The sun, being just a dot high in the afternoon sky, warmed my skin as I watched the guards lead a woman to the scaffold. Clouds blew in from Boston’s harbor obscuring the sun sending some welcome relief from the fierce heat. A stiff breeze picked up some paper trash that had gathered around the base of the platform whisking it up into the air twirling it around and around in front of the woman who was now standing at the bottom of the temporary stairs.
I was chained, scantily clad in rags, with seventy other slaves who had just been unloaded from the cargo pit of the tall wooden ship named Destiny. I watched the woman slowly climb the planked stairs, her hair tied back around her head, dressed in a simple cotton robe that fell below her ankles. A man with a bible walked besides her holding her arm and she did not seem distressed or frightened.
The sun was now completely covered by clouds, sending a chill up my spine, as a flock of sea gulls flying high above squawked as if they objected to what was about to take place. I could hear each step the woman took as she reached the top of the hangman’s platform. Then I heard the pastor begin to speak to her.
“Mary, this is your last chance if you will only repent of your errors you will be released.” said John Wilson her former pastor at the first church of Boston and one of the Puritan ministers who had brought charges against her.
“No, I cannot, for in obedience to the will of the Lord God I came, and in His will I will abide faithful to the death.” replied Mary as she looked into the eyes of her estranged minister.
I watched in horror as her robe was bound around her ankles, a canvass bag and a rope was placed over her head. The hangman pushed the handle and a loud crack was heard, the crowd winced and many turned away as her body came to a sudden stop from the short drop. Many women were sobbing uncontrollably while several men around the scaffold were praising God for his swift judgment as another group of Quakers dropped to their knees asking God to forgive them and welcome Mary into His presence.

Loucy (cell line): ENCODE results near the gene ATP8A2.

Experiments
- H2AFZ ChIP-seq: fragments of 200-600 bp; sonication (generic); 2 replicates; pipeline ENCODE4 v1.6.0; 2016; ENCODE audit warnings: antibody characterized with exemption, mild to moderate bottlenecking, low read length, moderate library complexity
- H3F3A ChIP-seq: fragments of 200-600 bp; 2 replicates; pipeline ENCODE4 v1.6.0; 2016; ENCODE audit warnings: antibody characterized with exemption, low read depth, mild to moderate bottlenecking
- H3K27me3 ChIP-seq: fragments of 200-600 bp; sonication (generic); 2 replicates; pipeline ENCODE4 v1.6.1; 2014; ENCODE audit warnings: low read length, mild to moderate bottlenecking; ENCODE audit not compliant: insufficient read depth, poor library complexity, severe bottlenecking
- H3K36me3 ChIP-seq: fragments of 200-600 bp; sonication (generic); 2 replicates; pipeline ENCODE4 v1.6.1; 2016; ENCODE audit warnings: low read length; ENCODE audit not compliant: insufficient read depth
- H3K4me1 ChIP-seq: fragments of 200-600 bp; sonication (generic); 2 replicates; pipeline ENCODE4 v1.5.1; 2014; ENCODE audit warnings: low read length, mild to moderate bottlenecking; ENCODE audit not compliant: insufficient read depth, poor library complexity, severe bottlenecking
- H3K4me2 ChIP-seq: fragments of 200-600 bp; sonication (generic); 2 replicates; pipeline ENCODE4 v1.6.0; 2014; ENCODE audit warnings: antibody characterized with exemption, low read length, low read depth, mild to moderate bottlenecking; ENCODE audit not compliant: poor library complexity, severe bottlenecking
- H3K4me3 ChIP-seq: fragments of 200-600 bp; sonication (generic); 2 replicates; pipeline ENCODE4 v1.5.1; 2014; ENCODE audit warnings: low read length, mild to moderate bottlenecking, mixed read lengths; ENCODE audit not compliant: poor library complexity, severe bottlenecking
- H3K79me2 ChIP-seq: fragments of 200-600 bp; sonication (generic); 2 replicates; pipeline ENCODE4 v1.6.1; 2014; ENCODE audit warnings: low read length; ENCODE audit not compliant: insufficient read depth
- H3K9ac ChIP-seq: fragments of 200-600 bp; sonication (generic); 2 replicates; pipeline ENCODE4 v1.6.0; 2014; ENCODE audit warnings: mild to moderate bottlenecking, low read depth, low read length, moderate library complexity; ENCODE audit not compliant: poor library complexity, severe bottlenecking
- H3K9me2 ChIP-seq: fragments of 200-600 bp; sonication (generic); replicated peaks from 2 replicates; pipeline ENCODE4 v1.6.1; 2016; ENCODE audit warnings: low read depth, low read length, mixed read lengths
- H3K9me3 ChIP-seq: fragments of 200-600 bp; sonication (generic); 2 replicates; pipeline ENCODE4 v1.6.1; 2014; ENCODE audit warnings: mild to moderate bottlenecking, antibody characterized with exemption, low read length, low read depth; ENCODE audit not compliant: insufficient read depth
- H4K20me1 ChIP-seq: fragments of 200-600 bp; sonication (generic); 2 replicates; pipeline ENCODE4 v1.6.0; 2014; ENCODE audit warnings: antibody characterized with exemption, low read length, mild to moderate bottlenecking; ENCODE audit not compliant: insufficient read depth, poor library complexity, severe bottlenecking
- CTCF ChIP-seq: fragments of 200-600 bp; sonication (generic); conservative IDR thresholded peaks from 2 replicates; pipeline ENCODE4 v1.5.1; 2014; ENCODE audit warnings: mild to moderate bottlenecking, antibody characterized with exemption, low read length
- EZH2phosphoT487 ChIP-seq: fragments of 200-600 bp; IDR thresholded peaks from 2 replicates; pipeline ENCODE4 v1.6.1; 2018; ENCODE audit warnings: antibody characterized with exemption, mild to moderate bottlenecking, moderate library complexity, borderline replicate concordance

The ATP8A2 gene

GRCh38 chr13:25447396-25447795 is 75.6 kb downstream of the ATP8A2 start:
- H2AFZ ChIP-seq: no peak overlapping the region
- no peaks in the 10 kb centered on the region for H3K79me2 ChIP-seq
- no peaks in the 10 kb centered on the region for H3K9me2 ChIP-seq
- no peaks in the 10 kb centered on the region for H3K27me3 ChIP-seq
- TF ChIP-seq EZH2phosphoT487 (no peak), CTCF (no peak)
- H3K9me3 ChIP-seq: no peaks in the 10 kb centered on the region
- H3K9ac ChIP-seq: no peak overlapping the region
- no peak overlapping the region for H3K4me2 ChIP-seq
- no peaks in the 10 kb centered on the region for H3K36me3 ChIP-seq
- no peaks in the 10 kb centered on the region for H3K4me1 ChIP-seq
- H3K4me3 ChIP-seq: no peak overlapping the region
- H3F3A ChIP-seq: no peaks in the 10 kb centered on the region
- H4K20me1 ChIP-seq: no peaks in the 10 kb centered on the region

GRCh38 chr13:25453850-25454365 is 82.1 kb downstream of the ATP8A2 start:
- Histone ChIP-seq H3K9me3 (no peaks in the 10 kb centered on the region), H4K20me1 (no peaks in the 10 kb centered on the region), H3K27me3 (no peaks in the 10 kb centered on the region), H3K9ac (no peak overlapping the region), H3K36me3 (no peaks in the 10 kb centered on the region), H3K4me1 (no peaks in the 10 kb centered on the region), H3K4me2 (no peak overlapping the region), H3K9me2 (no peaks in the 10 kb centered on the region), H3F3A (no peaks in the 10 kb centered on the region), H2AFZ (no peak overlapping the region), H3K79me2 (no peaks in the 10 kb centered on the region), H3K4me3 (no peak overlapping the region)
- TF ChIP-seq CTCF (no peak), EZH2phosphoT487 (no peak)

What was this Quaker woman’s crime, you might be wondering, and so it should be stated here what motivated and drove these Puritans to hang a woman who simply wanted to worship God in a way she felt was right: She worshiped in a manner most agreeable to her own conscience, she refused to pay a tithe, she was against wars and fighting, she would not take any oath, she refused to pay her share of church repairs and new building projects, she would not remove her hat to show respect for a man, her use of “thee” and “thou” when addressing a single person and her missionary zeal in publishing material that she believed to be the truth.
The story of Mary Dyer is true and part of the historical record. She was hung on June 1st, 1660 in Boston for her outspoken beliefs and her determination to tell others the truth. It is hard to believe that things like this took place in America, that people would hung just because of the color of their skin, religious beliefs or failure to pay their allegiance to the crown but it often did.
In the book of Revelation, chapter two, the church at Smyrna was known as the suffering church. It represented a time in church history from 100 A.D. to 314 A.D. when over five million Christians were martyred. The gruesome accounts of being thrown into the coliseum with hungry animals, stoned to death, placed on the rack and pulled apart, red hot metal plates placed on the body and basically anything you can imagine was used to kill Christians.
Polycarp, a student of the apostle John and a bishop of the church at Smyrna, was burned to death in the amphitheater. When the flames would not touch his body he was thrust through with a sword. The fact is Jesus promised us in this world we would have tribulation but to be of good cheer because He has overcome the world.
This is good news. There is life after death says the One who was dead and now lives forever more! Jesus is the only way to the Father God and all you have to do is believe, have faith and you will be saved Romans 10:8-10. Most of Jesus’ apostles went to a martyr’s death. It was the fact of seeing Jesus’ resurrection that strengthened their faith as they were martyred for their faith.